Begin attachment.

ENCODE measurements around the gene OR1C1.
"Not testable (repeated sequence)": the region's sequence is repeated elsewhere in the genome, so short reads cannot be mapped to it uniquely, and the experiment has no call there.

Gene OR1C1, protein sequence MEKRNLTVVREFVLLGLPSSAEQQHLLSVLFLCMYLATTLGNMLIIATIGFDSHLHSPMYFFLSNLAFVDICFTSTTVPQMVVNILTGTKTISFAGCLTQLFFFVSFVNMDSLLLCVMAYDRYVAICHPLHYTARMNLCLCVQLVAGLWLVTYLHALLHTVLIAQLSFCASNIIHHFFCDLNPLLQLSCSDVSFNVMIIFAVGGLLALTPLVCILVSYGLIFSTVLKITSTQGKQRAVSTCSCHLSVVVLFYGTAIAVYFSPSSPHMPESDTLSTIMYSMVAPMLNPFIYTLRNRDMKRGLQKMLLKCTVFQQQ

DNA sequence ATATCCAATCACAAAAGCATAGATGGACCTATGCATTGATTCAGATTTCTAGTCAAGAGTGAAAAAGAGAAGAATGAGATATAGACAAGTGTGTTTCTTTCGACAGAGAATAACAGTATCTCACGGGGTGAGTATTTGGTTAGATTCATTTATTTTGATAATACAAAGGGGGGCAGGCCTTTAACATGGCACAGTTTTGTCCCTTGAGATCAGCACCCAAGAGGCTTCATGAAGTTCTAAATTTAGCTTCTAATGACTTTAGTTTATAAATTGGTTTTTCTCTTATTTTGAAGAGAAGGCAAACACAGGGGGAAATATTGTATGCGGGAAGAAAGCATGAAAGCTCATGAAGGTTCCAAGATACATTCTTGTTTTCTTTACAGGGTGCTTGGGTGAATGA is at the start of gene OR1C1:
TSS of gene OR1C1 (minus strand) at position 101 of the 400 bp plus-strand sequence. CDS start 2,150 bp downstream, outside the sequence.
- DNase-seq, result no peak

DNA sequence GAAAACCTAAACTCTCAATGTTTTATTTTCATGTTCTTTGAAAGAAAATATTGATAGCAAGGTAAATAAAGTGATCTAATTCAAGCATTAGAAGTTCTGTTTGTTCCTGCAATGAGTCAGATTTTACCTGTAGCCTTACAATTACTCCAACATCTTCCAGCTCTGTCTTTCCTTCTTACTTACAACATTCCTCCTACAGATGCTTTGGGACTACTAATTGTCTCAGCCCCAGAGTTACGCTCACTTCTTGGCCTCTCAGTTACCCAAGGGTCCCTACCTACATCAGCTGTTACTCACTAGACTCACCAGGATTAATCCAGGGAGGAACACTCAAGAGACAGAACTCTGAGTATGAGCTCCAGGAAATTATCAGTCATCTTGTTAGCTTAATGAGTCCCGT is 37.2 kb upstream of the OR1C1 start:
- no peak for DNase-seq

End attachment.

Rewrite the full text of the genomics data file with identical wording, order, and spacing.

ENCODE measurements around the gene OR1C1.
"Not testable (repeated sequence)": the region's sequence is repeated elsewhere in the genome, so short reads cannot be mapped to it uniquely, and the experiment has no call there.

Gene OR1C1, protein sequence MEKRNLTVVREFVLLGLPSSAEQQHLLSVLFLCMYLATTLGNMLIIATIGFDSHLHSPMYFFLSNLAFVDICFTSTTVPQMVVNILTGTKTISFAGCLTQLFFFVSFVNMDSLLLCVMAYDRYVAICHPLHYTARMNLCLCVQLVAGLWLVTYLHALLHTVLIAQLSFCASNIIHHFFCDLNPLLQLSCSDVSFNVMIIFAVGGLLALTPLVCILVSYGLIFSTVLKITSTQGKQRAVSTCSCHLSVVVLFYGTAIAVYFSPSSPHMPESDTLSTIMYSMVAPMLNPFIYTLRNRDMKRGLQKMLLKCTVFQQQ

DNA sequence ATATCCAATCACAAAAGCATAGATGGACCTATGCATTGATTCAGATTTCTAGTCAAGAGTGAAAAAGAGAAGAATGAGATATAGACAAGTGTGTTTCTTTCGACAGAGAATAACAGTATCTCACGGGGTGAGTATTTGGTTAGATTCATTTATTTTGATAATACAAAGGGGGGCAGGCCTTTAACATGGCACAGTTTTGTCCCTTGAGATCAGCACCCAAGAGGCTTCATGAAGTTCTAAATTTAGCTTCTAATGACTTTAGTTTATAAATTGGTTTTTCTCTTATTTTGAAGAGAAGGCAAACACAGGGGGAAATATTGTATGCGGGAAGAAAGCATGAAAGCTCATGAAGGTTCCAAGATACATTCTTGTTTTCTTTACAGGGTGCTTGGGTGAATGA is at the start of gene OR1C1:
TSS of gene OR1C1 (minus strand) at position 101 of the 400 bp plus-strand sequence. CDS start 2,150 bp downstream, outside the sequence.
- DNase-seq, result no peak

DNA sequence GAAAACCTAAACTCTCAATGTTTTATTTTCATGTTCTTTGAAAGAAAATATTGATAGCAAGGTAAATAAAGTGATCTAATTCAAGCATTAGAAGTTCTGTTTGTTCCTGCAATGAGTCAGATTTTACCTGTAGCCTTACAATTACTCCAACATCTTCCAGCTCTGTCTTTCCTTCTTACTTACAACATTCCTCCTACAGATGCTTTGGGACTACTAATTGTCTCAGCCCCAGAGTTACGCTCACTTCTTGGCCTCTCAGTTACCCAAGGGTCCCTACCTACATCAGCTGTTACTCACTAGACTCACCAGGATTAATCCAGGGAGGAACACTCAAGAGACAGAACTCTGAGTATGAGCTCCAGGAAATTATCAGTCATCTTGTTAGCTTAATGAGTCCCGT is 37.2 kb upstream of the OR1C1 start:
- no peak for DNase-seq